Duterte wants end to Philippines' war games with US

Patricia Lourdes Viray - Philstar.com

MANILA, Philippines (UPDATED 11:58 a.m.)  — President Rodrigo Duterte on Wednesday declared his intention to end the joint military exercise between the Philippines and the United States, saying this will be its last year.

The president noted that he wants to establish new alliances with China for trade and commerce. Duterte said that Beijing is not in favor of the war games with the US.

"I would serve notice to you now that this will be the last military exercise. Jointly, Philippines-US, the last one," Duterte said in his meeting with the Filipino community in Hanoi, Vietnam.

Duterte, however, assured that the military alliance between the Philippines and the US will be maintained.

READ: US-Philippine combat drills announced under critical Duterte

"So I’m serving notice now to the Americans and to those who are allies: I will maintain the military alliance because there is an RP-US Pact which our countries signed in the early ‘50s. But I will establish new alliances for trade and commerce and you are scheduled to hold war games again, which China does not want," the president said.

Duterte, however, is known to make broadsides against the US and other international bodies such as the European Union, after which his officials would issue clarifications to.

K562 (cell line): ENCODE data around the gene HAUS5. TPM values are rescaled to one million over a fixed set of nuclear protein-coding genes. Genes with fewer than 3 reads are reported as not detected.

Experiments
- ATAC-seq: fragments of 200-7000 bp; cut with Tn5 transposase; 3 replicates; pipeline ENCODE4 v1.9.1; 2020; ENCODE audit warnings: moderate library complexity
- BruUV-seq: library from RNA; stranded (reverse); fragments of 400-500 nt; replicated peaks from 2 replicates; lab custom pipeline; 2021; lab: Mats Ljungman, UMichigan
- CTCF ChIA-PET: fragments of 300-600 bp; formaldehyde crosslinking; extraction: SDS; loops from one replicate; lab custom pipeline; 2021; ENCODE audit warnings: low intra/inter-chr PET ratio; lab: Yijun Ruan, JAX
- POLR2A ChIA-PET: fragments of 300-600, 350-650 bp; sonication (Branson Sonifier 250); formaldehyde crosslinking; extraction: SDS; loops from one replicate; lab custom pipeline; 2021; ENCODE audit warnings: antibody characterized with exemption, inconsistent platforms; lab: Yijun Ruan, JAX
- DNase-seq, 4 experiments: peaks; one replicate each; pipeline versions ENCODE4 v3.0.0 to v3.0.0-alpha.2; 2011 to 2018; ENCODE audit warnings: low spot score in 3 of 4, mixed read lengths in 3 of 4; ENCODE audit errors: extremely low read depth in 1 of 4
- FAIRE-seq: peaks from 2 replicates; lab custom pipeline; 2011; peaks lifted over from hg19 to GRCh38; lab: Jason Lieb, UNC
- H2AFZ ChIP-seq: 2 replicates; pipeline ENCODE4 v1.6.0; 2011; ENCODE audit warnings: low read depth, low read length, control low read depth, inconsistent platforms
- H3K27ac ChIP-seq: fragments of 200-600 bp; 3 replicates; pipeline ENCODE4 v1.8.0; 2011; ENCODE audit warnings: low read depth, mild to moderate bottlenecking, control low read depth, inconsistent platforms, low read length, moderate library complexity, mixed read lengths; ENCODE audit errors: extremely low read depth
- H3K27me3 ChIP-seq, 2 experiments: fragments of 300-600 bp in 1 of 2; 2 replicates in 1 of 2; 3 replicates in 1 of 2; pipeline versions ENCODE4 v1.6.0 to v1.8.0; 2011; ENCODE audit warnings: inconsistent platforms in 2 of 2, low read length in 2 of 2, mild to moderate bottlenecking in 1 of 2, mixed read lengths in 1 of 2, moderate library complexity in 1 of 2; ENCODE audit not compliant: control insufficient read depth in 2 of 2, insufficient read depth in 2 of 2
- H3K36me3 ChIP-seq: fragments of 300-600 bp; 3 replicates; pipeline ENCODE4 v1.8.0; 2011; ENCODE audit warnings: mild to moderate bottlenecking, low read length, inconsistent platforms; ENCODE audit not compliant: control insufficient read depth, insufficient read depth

READ: Damage control after Duterte's tough talk

Meanwhile, Foreign Affairs Secretary Perfecto Yasay Jr. insisted that Duterte did not mention the last joint military exercise between Filipino and American troops.

"He did not say that at all. What he said is that as he said before, there would be no joint patrols with a gray ship of any nation in the South China because that would be a provocative act," Yasay told members of the press in an ambush interview.

Yasay stressed that Duterte will continue to respect the country's existing treaties and commitments.

In his speech in Vietnam, Duterte also said that he will not send gray ships or war ships in the South China Sea because the Philippines cannot go to war.

"I am not ready to commit the soldiers of this country just to be massacred and besides—besides t***** ina, ang battleground, ang Palawan? Naloko na," Duterte said.

The 1951 Mutual Defense Treaty dictates that both nations would support each other if either one of the Philippines or the US were to be attacked by an external party.

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